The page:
Trimbach 2004 Riesling (Alsace) – Iron, steel, stale water, radish greens, and a short finish. Drying out. (5/11)

First Blaches

Michel 1999 Saint-Joseph “Le Bois des Blaches” (Rhône) – Note: a fairly recent purchase, provenance unknown. Watery and dried out, with only a suggestion of herbed jerky aroma remaining. Could this just be closed? There’s not a single textural or structural signal that it might be holding absolutely everything back. I’d be more likely, given the source, to suspect damage than I would a still-evolving wine. Better-sourced versions might well be performing in a more interesting way. (4/11)

From wrong

Southern Right 2008 Sauvignon Blanc (Walker Bay) – Fading. I think that’s what’s happening, rather than closure, because along with the watered-down aromatics and thinner palate there’s also a diminution of body, which would usually be more persistent were the wine in a holding or development pattern. What’s left is some basic varietal character, pea-green and snappy, with fair acidity and some lingering minerality. But this has fallen quite a long way in one short year, and the future doesn’t seem promising. (4/11)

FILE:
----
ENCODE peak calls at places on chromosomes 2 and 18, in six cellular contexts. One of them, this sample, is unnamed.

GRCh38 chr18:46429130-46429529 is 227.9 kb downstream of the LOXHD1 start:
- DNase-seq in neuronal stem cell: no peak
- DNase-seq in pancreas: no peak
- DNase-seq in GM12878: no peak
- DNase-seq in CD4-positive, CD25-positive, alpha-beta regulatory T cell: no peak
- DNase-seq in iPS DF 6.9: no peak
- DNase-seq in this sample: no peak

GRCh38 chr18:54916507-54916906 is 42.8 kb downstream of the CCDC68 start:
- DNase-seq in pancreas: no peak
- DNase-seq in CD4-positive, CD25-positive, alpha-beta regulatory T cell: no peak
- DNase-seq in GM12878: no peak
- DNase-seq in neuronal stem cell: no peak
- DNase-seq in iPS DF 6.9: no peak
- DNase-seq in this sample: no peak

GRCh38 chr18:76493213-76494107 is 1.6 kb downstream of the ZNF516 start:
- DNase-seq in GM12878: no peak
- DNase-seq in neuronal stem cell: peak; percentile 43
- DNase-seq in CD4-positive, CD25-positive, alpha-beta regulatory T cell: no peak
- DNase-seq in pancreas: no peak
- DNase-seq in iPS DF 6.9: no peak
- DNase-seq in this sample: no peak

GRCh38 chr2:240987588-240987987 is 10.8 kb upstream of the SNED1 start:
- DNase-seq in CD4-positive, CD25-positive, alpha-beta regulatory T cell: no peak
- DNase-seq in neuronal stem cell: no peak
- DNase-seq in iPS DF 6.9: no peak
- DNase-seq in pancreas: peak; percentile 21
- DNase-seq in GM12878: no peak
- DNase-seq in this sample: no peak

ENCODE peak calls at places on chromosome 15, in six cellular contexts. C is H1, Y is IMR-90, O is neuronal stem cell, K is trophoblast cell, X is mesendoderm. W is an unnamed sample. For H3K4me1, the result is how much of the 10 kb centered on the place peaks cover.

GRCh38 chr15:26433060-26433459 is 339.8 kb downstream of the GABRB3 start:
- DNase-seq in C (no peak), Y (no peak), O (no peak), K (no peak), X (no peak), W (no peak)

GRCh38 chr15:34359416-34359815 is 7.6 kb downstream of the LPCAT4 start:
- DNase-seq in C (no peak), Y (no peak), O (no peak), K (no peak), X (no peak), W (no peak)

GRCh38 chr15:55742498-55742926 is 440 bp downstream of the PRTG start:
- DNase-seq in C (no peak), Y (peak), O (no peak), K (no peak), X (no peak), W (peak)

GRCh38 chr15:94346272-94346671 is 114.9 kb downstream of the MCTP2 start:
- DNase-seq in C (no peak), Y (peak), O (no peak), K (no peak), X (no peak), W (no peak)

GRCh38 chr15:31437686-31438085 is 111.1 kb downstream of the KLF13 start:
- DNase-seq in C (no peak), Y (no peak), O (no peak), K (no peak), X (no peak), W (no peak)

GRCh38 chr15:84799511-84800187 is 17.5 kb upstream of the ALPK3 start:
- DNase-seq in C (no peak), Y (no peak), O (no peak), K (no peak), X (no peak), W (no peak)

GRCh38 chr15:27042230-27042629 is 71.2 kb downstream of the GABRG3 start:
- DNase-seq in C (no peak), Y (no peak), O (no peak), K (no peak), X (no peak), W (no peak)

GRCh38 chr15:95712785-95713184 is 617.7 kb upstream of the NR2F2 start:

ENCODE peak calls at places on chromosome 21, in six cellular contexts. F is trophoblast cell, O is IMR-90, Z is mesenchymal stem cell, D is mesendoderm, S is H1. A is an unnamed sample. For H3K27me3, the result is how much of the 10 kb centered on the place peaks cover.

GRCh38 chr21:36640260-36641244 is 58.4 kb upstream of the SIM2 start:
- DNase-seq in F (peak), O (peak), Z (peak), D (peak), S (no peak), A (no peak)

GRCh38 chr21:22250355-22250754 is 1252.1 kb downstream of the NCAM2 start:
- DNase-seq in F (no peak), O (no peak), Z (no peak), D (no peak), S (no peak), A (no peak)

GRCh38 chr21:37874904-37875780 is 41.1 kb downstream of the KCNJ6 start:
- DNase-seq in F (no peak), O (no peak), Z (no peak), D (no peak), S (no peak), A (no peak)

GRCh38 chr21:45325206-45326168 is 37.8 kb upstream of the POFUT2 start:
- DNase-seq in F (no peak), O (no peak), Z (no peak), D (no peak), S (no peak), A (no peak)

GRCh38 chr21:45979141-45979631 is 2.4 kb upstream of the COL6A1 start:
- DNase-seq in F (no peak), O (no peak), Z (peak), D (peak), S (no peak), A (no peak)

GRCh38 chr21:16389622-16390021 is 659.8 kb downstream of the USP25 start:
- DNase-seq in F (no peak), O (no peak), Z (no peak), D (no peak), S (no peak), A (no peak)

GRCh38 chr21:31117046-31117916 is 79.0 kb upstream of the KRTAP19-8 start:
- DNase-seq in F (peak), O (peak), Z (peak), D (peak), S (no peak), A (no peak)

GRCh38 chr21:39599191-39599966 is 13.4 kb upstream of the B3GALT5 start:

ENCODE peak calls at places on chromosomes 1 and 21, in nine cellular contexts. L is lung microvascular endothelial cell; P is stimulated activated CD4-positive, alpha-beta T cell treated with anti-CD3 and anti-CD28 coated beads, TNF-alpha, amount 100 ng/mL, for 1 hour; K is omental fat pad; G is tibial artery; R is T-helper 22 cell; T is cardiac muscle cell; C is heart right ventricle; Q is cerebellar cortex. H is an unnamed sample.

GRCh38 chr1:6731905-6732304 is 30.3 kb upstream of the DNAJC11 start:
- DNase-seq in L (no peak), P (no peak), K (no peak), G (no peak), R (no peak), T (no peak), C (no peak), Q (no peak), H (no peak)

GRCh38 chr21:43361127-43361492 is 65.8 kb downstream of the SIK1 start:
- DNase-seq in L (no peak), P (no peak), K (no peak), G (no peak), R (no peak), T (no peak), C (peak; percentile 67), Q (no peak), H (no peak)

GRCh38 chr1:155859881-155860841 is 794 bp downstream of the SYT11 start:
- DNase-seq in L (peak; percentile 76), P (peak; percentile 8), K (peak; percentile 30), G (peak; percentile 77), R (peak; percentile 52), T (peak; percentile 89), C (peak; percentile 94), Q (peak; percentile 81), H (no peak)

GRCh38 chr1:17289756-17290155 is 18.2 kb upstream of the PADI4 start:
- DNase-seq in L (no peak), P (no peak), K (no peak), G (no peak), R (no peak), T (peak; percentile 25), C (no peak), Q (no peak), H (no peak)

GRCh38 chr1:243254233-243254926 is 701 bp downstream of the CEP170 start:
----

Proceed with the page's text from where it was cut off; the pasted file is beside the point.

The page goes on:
Ham, Burg

Deiss 2002 Burg (Alsace) – Like drinking fruit-flavored lead. A completely limp, lifeless, neutron star of a wine, showing ponderous (and, it must be noted, not insignificantly oxidized) fruit that might, once, have lived somewhere in the strawberry realm…if strawberries were made of fissionable material. This has far more in common with the grossest offenses among New World pinot noirs than it does the sugary offenses of Alsace. So, um, congrats to Deiss? And the much-vaunted terroir-over-variety concept? Unless it’s Deiss’ argument that Burg is a shitty terroir unworthy of the respect of competent winemaking, he’s not making much of a case for it here. (9/10)

A Noval idea

Quinta do Noval 1968 Colheita Porto (Douro) – The trick for colheita and my palate is finding that balance point in which the wine is no longer a simple collection of brown-hued sweetness and spice, but hasn’t yet flatlined into its long, oxidative decline. This is sometimes made trickier by the apparent fact that a lot of dedicated colheita want that latter stage, or at least wish it to be more prominent than I do. So, preferential disclaimers aside, how about this one? It’s marvelous. Less spice and thinned-out molasses than a collection of molten metals…bronze, copper, iron…in whorls and gentle curls. But yes, there’s spice and sweetness as well, and lingering memories of fruit, and a confident persistence. It’s rather beautiful, really. (9/10)